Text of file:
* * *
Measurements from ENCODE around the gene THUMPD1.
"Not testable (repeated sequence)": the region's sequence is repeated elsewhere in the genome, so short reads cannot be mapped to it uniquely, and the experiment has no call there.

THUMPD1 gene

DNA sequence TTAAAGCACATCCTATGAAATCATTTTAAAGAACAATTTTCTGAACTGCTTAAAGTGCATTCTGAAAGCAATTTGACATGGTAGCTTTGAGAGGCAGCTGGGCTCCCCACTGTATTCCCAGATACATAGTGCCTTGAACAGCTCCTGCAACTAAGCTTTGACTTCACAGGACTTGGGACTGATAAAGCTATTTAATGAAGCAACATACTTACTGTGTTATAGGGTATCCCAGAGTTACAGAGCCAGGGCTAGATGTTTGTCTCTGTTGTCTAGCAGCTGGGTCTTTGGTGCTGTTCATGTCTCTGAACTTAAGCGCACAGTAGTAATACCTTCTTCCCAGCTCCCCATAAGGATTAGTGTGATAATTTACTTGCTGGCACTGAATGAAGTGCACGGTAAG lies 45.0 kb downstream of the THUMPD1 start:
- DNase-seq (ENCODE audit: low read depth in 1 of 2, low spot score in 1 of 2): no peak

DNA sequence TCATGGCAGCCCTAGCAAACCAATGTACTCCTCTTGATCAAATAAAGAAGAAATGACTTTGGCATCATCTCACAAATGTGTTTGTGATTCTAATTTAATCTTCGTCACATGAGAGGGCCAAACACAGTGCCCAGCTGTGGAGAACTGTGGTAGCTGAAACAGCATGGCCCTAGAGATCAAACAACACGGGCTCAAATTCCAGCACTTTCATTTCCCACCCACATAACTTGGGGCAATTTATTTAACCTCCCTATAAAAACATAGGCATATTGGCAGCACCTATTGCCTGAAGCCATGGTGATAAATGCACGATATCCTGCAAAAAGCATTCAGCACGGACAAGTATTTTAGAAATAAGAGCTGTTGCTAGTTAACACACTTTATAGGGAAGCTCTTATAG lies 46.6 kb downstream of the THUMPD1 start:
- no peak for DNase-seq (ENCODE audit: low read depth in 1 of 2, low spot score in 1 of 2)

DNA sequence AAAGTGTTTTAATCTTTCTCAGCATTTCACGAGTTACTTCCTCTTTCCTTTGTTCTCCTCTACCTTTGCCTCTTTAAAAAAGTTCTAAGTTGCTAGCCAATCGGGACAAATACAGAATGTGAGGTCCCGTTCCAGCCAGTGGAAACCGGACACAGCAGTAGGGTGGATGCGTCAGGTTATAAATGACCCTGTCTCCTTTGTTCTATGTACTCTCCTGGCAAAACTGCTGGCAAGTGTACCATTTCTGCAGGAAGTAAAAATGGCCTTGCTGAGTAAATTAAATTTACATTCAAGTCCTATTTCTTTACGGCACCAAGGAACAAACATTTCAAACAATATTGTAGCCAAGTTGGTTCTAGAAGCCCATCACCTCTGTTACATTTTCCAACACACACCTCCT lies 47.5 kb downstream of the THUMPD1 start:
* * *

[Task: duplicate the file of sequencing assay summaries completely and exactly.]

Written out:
Measurements from ENCODE around the gene THUMPD1.
"Not testable (repeated sequence)": the region's sequence is repeated elsewhere in the genome, so short reads cannot be mapped to it uniquely, and the experiment has no call there.

THUMPD1 gene

DNA sequence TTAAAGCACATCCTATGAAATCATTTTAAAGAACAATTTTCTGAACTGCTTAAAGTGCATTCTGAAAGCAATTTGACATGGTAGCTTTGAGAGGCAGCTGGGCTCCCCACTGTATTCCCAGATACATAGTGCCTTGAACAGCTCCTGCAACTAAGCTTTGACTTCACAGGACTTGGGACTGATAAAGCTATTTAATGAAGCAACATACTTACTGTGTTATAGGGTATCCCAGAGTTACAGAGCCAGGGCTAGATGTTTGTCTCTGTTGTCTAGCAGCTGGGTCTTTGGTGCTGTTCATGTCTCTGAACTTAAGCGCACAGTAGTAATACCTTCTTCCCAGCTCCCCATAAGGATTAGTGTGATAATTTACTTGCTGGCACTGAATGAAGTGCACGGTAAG lies 45.0 kb downstream of the THUMPD1 start:
- DNase-seq (ENCODE audit: low read depth in 1 of 2, low spot score in 1 of 2): no peak

DNA sequence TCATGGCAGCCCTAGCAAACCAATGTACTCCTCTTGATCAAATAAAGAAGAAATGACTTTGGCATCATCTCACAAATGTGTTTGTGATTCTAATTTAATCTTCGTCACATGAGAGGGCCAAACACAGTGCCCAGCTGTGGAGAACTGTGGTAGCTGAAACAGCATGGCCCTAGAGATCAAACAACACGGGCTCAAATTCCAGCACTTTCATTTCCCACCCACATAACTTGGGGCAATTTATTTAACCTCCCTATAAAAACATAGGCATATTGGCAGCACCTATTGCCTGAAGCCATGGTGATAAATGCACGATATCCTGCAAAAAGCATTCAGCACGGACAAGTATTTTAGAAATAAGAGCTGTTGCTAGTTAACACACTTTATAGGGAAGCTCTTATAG lies 46.6 kb downstream of the THUMPD1 start:
- no peak for DNase-seq (ENCODE audit: low read depth in 1 of 2, low spot score in 1 of 2)

DNA sequence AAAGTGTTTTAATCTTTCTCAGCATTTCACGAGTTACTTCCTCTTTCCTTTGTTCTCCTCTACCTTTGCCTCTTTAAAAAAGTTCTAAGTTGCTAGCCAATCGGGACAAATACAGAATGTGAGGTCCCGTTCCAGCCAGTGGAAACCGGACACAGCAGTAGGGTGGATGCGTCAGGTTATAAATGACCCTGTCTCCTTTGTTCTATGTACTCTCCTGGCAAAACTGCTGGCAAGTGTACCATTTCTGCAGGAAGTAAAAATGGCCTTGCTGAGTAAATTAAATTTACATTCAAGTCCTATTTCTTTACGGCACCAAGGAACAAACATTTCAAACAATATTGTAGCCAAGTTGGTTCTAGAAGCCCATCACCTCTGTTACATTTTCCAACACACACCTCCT lies 47.5 kb downstream of the THUMPD1 start: